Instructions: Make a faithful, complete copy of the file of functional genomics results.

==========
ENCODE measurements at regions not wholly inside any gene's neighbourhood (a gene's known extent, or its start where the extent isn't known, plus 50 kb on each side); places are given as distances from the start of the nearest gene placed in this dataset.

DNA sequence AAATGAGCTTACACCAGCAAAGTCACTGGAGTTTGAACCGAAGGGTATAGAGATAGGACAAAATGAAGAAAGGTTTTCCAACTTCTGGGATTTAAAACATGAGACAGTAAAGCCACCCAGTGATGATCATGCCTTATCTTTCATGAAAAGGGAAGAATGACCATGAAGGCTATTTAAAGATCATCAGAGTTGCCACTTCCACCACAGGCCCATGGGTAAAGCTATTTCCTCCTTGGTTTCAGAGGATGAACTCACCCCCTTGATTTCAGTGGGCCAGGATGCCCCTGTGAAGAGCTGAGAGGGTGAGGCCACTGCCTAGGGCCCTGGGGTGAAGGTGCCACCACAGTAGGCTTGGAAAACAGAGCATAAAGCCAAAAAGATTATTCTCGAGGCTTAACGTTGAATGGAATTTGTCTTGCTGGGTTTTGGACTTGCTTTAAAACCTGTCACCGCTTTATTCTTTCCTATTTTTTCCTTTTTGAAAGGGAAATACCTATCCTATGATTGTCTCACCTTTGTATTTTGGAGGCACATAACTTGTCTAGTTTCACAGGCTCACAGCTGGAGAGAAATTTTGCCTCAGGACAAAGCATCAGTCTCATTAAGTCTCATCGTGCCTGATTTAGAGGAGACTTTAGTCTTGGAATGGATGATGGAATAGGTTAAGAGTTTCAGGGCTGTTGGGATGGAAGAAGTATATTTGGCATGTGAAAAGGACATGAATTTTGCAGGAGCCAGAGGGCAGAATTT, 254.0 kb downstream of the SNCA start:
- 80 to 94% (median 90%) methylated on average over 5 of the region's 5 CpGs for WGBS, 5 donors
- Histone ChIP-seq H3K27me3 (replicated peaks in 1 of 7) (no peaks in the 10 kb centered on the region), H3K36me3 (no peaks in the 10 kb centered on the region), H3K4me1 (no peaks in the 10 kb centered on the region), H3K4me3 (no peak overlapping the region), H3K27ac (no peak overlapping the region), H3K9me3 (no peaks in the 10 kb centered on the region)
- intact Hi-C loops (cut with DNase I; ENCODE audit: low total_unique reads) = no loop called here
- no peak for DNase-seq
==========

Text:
ENCODE measurements at regions not wholly inside any gene's neighbourhood (a gene's known extent, or its start where the extent isn't known, plus 50 kb on each side); places are given as distances from the start of the nearest gene placed in this dataset.

DNA sequence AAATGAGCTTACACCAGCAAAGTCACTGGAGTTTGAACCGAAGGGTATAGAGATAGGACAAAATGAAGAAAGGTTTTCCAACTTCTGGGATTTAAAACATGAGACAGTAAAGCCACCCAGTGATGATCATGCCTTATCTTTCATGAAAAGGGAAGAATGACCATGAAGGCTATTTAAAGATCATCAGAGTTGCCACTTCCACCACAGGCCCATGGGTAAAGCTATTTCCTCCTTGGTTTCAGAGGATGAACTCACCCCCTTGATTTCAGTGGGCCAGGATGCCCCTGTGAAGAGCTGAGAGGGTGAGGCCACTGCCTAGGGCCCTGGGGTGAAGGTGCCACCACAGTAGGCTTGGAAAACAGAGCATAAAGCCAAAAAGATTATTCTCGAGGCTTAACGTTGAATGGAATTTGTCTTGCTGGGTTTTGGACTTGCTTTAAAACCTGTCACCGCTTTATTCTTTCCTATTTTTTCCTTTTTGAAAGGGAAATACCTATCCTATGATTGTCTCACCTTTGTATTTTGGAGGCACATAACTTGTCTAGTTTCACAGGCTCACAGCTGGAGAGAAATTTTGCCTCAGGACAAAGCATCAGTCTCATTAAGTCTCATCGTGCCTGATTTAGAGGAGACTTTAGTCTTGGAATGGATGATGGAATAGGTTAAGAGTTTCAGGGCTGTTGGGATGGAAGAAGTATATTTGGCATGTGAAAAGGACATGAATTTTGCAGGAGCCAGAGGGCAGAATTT, 254.0 kb downstream of the SNCA start:
- 80 to 94% (median 90%) methylated on average over 5 of the region's 5 CpGs for WGBS, 5 donors
- Histone ChIP-seq H3K27me3 (replicated peaks in 1 of 7) (no peaks in the 10 kb centered on the region), H3K36me3 (no peaks in the 10 kb centered on the region), H3K4me1 (no peaks in the 10 kb centered on the region), H3K4me3 (no peak overlapping the region), H3K27ac (no peak overlapping the region), H3K9me3 (no peaks in the 10 kb centered on the region)
- intact Hi-C loops (cut with DNase I; ENCODE audit: low total_unique reads) = no loop called here
- no peak for DNase-seq